The Near-death Experience of David Perry
This below excerpt is from the book recorded in 1819 in:
"Recollections of an old soldier: The life of Captain David Perry, a soldier of
the French and revolutionary wars, containing many extraordinary
occurrences...." Written by David Perry himself". Publisher:
Windsor, Vt. : Republican & Yeoman Print. Office, 1822 Out of
Print. Publisher: Reprinted, W. Abbatt (1928), Language: English ASIN:
His story begins:
"...While I was on board that vessel, it appears to me that I died -- that I went through the excruciating pains of the separating of soul and body, as completely as ever I shall again (and such a separation must soon take place), and that I was immediately conveyed to the gate of Heaven, and was going to pass in; but was told by One, that I could not enter then, but in process of time, if I would behave as he directed, on the set time I should have admittance.
“The One that talked with me, told me about the Revolutionary War, and showed me the British vessels in the harbor of Boston, as plainly as I saw them when they came. And during the first year of that war, I was down there in Gen. Putnam’s regiment, and I went on Roxbury Hill to see the shipping in the harbor, and they looked exactly as they had been shown to me many years before--
“This transition (as I firmly believe) from life to death, and from death to life, which took place nearly sixty years ago, is as fresh in my mind now as it was then; and not many days have passed from that time to this, which have not brought the interesting scenes I then witnessed, clearly to view in my mind. But I never dared to say anything about it, for a great many years after wards, for fear of being ridiculed. But about the last of February or first of January, 1763, peace was declared between England, France and Spain, and the people rejoiced exceedingly on account of it. I told them we should have another war soon. They asked me why I thought so. I told them the British had settled peace with their foreign enemies, but they could not long live in peace, and they would come against us next.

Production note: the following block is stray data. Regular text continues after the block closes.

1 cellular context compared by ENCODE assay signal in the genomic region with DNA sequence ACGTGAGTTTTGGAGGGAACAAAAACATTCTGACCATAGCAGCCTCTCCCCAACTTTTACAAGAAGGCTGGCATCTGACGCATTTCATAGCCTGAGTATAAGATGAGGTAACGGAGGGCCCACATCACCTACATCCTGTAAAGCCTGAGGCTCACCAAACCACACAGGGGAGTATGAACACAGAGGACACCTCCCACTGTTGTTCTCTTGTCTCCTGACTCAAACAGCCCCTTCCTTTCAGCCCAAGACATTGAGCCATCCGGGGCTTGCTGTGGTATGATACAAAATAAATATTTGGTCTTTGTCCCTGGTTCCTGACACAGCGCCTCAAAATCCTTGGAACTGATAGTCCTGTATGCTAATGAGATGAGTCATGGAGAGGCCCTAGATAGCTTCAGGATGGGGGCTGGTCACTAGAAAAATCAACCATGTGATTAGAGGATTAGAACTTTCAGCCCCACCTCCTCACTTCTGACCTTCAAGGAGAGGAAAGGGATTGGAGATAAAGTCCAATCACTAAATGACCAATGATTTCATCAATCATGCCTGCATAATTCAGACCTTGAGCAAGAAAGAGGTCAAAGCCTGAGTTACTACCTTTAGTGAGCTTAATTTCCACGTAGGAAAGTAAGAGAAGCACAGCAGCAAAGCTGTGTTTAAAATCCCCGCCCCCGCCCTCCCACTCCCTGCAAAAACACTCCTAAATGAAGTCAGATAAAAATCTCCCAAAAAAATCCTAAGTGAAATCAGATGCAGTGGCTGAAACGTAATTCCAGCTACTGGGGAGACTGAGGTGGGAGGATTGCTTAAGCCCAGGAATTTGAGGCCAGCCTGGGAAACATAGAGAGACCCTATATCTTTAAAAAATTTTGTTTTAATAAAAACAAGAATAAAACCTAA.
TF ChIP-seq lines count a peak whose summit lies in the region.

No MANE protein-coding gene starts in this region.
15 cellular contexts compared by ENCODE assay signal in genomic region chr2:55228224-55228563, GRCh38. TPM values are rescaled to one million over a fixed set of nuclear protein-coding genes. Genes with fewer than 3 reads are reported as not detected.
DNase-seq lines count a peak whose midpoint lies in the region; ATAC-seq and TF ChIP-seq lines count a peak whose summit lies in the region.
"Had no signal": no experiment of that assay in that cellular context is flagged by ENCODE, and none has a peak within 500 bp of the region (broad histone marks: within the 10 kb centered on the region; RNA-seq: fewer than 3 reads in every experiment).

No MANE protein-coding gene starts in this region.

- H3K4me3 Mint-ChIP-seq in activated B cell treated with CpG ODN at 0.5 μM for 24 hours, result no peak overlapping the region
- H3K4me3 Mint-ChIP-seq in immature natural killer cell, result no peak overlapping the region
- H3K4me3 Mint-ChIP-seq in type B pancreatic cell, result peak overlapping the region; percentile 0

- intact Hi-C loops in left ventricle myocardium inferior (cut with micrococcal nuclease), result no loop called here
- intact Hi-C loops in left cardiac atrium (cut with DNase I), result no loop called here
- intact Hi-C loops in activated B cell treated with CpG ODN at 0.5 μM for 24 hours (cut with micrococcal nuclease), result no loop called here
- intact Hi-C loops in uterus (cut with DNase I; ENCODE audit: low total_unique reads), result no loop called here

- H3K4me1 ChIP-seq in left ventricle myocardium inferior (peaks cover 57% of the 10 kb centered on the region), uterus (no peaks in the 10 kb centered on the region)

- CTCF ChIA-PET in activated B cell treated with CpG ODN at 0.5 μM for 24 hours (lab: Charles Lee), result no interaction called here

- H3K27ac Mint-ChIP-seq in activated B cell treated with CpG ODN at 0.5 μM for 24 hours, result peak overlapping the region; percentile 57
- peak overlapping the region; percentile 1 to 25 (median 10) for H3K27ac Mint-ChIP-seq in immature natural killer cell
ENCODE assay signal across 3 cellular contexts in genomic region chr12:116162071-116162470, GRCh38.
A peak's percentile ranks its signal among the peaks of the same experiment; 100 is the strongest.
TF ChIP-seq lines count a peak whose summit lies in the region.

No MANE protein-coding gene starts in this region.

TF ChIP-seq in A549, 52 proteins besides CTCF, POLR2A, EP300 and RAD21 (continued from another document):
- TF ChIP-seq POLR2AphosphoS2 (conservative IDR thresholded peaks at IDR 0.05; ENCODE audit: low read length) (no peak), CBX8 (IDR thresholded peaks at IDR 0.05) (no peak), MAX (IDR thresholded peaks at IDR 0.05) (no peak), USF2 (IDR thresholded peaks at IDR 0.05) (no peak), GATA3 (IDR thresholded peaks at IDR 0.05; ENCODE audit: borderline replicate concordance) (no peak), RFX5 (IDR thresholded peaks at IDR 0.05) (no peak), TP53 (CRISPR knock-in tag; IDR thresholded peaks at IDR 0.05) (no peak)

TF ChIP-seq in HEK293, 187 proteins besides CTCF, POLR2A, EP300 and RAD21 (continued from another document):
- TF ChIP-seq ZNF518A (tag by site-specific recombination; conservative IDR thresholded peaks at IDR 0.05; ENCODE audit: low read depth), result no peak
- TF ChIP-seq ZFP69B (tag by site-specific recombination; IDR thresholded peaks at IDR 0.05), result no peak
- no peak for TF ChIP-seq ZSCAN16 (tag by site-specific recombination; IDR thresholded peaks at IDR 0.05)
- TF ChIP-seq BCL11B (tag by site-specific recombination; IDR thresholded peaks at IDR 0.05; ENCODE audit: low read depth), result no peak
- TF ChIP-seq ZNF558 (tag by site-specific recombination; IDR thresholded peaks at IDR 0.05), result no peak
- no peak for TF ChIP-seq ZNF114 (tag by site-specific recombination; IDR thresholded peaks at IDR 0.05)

“But I never told my own wife, nor any other person, of what happened to me on board the vessel, as above related, for nearly thirty years afterwards, when a great deal was said in the neighborhood where I lived, about one Polly Davis of Grantham, N.H., who was taken very sick, so that no one thought she could live long, and many times the people thought she was dying. In one of these turns she had a dream or vision, by which she was assured that, on a stated Sunday, she should be healed, and go to meeting the same day. On the Saturday night, previous to the time appointed, many people stood round her bed, expecting every moment that she would breathe her last: but when the hour she had mentioned arrived, she rose from her bed, and said she was well: and Captain Robert Scott carried her some distance to meeting, behind him on horse back, the same day she recovered. There was so much talk about it, that I ventured to tell my experience as before described, and have since told it to a great many people; and some believe it, and others do not..."